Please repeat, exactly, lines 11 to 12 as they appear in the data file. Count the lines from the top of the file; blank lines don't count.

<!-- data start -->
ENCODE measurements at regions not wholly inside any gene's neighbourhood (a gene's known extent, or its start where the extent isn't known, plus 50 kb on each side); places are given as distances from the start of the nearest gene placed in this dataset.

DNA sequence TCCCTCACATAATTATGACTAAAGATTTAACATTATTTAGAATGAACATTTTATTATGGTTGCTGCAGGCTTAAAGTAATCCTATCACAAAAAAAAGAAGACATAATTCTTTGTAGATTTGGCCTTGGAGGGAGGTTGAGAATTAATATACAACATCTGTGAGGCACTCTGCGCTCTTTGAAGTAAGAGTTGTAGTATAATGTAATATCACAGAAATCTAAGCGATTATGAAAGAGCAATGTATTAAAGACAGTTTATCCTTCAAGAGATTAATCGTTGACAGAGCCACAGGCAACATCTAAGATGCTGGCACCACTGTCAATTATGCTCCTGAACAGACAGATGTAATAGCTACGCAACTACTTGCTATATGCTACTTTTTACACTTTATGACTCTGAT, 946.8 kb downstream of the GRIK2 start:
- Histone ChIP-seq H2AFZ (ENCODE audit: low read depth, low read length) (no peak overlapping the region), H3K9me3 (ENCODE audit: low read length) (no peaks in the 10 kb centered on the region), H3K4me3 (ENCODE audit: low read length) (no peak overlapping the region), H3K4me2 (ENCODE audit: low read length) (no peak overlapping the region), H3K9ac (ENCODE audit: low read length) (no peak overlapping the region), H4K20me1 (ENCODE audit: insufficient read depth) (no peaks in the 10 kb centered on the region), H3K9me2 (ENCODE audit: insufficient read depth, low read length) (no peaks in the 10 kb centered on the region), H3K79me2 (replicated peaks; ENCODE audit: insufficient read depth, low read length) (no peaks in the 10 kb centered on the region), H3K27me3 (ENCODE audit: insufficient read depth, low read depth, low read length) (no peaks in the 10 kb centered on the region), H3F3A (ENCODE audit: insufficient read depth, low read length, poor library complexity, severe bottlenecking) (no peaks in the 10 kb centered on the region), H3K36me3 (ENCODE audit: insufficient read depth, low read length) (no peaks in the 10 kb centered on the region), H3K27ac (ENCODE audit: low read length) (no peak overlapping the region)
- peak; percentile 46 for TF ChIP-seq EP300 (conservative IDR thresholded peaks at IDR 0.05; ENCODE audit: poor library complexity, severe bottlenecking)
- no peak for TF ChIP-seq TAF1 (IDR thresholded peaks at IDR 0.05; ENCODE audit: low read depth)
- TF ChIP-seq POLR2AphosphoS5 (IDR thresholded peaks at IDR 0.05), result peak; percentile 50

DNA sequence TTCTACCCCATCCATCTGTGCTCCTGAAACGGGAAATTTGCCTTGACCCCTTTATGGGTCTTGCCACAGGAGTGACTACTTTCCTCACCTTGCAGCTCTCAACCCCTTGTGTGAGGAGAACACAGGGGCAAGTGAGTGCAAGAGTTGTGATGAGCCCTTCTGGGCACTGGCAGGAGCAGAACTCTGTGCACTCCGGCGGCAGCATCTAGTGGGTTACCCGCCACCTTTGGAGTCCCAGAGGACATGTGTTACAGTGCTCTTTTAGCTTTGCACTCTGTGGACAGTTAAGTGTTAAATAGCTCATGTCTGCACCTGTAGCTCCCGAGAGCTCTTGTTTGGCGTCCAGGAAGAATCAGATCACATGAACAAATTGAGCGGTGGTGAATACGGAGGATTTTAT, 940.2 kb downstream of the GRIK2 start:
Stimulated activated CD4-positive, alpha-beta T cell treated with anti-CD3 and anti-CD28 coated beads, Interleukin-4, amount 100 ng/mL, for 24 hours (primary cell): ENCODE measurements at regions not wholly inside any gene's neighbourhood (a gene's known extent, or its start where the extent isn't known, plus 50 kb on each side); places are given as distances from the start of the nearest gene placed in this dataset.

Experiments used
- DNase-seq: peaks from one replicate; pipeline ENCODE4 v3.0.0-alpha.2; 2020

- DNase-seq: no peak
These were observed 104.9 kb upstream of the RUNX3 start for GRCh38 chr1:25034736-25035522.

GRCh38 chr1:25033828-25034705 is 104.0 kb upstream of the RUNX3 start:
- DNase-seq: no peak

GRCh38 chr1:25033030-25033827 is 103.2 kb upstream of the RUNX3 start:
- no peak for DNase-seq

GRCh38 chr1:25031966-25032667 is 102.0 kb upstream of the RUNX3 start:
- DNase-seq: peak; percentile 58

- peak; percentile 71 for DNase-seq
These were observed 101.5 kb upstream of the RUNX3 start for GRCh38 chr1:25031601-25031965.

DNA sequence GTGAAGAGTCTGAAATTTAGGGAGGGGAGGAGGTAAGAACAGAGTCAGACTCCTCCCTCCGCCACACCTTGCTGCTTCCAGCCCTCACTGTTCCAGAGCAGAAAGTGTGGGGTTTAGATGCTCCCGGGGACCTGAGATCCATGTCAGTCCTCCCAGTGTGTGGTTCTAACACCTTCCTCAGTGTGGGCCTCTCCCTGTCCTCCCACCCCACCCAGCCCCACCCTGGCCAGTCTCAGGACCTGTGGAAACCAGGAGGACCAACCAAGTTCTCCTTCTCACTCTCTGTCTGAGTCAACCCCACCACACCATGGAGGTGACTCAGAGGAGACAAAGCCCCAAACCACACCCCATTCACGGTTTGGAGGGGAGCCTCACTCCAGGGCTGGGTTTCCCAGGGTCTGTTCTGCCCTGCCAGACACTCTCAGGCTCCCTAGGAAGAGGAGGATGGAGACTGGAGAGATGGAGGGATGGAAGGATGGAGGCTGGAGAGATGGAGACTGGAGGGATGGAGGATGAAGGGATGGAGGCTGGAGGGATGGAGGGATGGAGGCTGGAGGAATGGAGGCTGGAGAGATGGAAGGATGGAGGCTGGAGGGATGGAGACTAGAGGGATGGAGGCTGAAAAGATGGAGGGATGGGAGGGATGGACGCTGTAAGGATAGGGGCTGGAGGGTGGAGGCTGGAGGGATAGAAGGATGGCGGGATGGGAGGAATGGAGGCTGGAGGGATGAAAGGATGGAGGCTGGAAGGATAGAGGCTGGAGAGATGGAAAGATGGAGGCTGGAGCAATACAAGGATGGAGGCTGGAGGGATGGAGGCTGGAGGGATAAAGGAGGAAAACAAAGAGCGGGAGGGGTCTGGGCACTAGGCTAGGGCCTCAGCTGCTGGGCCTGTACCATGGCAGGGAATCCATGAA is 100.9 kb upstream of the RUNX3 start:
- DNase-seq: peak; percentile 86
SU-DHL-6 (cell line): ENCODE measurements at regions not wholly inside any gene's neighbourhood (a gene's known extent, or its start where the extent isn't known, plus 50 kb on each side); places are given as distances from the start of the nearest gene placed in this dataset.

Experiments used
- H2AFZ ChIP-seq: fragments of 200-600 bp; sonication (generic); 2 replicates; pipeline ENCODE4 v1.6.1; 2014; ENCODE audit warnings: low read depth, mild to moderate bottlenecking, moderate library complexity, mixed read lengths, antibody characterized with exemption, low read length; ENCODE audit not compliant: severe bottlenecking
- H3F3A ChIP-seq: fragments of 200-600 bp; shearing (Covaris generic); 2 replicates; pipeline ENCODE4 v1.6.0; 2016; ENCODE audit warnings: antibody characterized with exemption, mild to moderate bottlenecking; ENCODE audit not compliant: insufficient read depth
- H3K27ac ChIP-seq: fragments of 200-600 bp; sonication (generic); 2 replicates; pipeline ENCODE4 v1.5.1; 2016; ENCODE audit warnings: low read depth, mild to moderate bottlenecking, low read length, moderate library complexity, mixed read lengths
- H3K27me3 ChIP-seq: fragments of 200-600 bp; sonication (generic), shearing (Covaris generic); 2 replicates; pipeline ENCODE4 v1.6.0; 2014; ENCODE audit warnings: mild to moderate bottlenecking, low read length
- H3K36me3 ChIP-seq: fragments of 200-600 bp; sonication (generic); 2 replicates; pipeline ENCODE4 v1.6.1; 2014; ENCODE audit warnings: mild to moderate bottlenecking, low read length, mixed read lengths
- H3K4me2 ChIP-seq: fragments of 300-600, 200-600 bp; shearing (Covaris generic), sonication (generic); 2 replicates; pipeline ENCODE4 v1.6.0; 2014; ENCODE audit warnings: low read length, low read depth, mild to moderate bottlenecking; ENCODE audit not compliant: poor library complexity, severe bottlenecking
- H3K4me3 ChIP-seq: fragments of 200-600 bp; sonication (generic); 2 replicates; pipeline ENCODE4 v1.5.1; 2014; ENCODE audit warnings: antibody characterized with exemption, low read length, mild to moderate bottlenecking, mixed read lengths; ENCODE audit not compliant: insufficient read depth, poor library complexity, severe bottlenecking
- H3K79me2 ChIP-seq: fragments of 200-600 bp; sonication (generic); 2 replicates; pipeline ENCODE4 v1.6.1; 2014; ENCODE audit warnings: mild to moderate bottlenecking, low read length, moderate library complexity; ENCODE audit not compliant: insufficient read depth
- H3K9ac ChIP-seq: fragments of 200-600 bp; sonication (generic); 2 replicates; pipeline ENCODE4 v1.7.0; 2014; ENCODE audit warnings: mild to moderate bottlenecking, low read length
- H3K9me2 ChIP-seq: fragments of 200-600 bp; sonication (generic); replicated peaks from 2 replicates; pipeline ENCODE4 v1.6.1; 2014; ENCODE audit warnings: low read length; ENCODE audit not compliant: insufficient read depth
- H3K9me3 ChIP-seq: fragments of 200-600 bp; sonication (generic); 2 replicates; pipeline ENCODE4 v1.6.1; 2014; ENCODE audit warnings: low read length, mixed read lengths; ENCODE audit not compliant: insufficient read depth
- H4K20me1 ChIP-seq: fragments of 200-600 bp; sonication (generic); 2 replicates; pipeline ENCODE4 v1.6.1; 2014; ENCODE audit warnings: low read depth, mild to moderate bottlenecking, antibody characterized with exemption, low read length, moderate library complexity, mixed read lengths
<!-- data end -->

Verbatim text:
- DNase-seq: no peak
These were observed 104.9 kb upstream of the RUNX3 start for GRCh38 chr1:25034736-25035522.